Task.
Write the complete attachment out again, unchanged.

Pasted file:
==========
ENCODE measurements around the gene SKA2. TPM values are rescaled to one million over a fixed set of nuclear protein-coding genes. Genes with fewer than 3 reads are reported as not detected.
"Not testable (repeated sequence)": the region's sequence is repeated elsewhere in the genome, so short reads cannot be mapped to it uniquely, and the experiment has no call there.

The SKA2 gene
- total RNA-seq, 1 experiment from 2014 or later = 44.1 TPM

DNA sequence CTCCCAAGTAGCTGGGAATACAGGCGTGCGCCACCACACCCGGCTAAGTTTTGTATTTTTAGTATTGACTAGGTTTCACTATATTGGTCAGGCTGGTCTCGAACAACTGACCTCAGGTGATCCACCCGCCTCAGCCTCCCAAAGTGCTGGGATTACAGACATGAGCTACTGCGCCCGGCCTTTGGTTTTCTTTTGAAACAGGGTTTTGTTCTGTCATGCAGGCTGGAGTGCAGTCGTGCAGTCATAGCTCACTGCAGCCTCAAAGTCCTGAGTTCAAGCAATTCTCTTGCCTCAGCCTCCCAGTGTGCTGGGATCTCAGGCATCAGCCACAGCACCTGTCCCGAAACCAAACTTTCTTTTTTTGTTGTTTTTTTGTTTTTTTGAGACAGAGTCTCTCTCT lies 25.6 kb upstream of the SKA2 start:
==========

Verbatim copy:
ENCODE measurements around the gene SKA2. TPM values are rescaled to one million over a fixed set of nuclear protein-coding genes. Genes with fewer than 3 reads are reported as not detected.
"Not testable (repeated sequence)": the region's sequence is repeated elsewhere in the genome, so short reads cannot be mapped to it uniquely, and the experiment has no call there.

The SKA2 gene
- total RNA-seq, 1 experiment from 2014 or later = 44.1 TPM

DNA sequence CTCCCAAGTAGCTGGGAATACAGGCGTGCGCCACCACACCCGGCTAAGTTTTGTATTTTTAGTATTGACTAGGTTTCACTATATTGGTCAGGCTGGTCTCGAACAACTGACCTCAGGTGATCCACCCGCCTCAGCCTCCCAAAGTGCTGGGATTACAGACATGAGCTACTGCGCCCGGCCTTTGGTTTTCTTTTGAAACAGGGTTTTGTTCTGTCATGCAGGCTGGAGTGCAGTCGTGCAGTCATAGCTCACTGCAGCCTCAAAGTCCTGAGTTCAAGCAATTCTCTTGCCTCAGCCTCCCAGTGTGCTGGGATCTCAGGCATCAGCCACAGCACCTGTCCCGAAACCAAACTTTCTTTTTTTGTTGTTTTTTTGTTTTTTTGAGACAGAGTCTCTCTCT lies 25.6 kb upstream of the SKA2 start: